What the refs say: Luther Brown
Q: What’s the best part of your job?
A: The best part is Friday nights, going to some school — pretty much the school atmosphere in general. You see all the hard work that the kids put in. ... It all comes out on Friday night. With the five of us, it’s always something different week to week — pre-game and post-game, it’s just like a comedy of errors. We carry on like little school kids. But when game time rolls around, it’s all business at that point.
Q: What’s the worst part of your job?
A: I can’t say there really is a bad thing for me. We get along pretty good. I keep telling everybody I’m a brother from another mother. (Even the travel is fun) because we see places we’ve never visited before.
Q: What’s the best thing that ever happened to you on the field?
A: When they let us walk out alive! Every once in a while, a coach will call afterwards and say that was the best-called game in a while. We try to be an invisible team and step in when we need to.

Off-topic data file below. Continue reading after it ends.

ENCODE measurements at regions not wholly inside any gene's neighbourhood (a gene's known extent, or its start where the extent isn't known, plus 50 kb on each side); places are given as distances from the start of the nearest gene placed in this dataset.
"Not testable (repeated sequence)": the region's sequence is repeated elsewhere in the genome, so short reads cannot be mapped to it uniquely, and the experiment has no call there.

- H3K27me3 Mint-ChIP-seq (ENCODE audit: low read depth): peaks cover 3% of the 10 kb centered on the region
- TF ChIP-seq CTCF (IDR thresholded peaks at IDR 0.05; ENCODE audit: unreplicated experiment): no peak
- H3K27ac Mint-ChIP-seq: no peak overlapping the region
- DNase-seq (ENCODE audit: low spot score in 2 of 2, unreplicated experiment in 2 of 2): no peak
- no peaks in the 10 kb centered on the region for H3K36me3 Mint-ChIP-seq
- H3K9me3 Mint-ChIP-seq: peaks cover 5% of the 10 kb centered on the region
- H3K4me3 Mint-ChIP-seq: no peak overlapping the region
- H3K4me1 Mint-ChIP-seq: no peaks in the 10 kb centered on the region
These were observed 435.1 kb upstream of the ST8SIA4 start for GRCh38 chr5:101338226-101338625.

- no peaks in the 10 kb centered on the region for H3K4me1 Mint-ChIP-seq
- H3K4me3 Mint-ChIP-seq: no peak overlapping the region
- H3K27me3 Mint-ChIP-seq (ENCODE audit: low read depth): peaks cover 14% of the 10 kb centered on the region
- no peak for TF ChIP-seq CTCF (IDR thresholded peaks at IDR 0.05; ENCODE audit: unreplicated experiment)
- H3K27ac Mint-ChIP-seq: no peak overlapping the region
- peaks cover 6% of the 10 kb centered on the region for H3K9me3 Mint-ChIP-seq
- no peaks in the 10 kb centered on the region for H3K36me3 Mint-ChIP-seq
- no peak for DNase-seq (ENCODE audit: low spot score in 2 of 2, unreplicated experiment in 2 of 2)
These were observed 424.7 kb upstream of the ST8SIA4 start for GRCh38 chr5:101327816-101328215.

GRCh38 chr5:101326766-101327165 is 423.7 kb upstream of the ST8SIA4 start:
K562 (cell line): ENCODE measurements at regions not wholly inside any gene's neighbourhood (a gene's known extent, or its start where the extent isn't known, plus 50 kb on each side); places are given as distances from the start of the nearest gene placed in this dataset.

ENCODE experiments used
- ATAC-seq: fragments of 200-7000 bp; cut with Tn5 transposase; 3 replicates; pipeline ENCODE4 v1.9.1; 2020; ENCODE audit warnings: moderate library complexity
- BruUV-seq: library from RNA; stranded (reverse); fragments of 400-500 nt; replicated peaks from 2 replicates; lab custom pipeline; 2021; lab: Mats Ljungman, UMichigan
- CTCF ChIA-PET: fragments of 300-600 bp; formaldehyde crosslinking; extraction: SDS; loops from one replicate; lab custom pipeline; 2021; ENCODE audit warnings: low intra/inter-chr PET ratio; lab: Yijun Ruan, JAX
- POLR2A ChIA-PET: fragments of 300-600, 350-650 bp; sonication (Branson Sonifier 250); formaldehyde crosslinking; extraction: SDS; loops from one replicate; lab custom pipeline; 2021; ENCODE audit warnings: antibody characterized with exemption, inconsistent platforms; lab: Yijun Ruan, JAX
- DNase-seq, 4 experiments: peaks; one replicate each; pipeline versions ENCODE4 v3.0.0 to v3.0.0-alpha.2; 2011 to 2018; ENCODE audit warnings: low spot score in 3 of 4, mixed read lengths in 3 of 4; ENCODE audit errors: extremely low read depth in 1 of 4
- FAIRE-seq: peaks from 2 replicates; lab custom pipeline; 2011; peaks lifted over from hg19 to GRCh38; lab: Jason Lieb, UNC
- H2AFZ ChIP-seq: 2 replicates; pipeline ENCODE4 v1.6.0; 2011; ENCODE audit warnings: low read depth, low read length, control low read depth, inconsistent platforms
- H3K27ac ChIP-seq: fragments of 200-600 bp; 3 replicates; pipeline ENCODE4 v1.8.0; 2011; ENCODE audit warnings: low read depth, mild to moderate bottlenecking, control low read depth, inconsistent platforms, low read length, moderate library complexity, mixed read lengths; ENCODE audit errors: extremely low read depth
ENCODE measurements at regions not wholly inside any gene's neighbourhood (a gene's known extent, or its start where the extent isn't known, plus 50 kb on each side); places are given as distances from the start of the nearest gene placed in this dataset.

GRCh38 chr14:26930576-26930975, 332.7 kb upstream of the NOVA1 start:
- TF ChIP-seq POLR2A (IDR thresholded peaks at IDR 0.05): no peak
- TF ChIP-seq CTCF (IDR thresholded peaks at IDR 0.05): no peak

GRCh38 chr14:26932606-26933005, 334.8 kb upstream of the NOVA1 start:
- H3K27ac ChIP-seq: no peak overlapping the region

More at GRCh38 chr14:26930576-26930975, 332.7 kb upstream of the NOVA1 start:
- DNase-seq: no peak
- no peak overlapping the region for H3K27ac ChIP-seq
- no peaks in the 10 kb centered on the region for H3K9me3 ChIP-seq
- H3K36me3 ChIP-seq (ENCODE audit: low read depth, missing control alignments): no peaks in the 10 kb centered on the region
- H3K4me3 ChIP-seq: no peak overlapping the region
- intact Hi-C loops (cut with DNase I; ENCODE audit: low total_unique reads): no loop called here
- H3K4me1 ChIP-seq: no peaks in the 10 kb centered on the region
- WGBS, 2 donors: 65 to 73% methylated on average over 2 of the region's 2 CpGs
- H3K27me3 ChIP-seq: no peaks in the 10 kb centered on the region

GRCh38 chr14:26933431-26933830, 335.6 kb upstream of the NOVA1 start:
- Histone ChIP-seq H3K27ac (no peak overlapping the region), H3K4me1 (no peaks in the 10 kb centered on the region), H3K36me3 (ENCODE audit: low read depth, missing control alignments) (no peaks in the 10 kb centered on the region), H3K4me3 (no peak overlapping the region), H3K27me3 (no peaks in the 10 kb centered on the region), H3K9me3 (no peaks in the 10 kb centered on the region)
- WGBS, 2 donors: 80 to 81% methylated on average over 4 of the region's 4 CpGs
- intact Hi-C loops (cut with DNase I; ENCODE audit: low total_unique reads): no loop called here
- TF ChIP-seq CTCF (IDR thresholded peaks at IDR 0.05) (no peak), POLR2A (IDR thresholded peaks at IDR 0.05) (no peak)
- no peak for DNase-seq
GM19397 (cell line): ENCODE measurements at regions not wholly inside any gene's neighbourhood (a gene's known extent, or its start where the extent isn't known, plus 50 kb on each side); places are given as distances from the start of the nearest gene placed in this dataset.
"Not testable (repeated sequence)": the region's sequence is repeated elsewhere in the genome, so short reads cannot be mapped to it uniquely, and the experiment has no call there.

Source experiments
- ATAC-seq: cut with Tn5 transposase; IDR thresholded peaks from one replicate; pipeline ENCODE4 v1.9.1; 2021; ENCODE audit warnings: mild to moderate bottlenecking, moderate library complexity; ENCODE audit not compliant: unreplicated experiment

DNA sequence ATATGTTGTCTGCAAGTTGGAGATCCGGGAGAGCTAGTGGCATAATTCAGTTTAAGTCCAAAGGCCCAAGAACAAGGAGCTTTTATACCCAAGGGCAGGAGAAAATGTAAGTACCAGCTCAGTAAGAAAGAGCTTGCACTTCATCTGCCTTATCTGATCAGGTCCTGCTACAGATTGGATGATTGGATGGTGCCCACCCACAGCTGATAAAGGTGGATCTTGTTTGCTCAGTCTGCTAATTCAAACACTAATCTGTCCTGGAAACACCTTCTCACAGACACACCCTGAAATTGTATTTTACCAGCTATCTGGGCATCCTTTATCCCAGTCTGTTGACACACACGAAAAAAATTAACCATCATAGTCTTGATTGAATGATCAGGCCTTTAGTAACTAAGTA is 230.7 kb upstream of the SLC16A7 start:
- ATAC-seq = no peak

Q: What’s the worst thing that happened?
A: One of the first things they told me: You better have thick skin. Coaches sometimes feel like they need to blackball you. But I’ve been around long enough that local coaches know (me). I’ve gotten knocked down here and there, but never injured.
Q: Describe your relationship with parents and spectators.
A: I’m very cordial toward them. We don’t interact too much. I went to school with some of these parents. They know me, and they know me from coaching. Sometimes parents are booing, hissing and cussing. But I have a problem: I have hearing loss. I don’t have rabbit ears. I’ve learned to tune out people. It costs $8 to see a game, people pay to get in, they can say whatever they want. We’re trying to keep their child safe. That’s the ultimate goal: to have 60 players start the game and have 60 players finish the game. They might not like a coach, or a call, but there’s a bigger picture than your personal feelings.
Q: Describe your relationship with players.
A: Professional. Some try to emulate what they see on TV, so you have to tell them (the rules). They want details. They want the number. Most kids today are knowledgeable; they know what they can get away with.